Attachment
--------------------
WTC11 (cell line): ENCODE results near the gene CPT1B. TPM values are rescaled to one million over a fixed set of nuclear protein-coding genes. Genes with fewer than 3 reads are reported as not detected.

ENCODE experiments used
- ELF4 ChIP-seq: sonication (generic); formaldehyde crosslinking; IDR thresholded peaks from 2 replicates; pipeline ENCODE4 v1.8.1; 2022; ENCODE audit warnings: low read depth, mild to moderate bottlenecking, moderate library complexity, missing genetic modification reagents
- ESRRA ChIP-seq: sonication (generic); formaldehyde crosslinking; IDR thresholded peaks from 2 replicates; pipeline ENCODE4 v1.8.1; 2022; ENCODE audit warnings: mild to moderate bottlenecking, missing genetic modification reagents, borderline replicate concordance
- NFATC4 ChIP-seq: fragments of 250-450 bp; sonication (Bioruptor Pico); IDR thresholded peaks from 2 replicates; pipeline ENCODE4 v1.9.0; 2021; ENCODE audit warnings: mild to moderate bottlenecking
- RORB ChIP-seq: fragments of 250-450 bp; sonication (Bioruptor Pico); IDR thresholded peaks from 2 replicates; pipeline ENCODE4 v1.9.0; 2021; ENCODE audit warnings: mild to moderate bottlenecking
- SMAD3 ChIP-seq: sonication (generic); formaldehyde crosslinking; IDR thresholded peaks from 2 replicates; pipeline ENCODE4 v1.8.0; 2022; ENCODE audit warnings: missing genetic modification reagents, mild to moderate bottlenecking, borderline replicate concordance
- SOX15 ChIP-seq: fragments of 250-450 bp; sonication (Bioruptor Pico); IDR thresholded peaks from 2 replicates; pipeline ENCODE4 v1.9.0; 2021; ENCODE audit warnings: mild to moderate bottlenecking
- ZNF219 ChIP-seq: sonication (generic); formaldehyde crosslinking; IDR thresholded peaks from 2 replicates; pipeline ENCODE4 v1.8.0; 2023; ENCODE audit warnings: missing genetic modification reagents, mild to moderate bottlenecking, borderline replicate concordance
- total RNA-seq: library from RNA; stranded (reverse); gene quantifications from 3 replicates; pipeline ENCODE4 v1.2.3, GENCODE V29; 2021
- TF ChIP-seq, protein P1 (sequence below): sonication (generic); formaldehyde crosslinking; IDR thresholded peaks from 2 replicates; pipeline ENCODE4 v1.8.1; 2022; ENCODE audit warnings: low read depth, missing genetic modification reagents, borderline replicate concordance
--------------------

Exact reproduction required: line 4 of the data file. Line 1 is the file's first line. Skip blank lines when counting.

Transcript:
- ESRRA ChIP-seq: sonication (generic); formaldehyde crosslinking; IDR thresholded peaks from 2 replicates; pipeline ENCODE4 v1.8.1; 2022; ENCODE audit warnings: mild to moderate bottlenecking, missing genetic modification reagents, borderline replicate concordance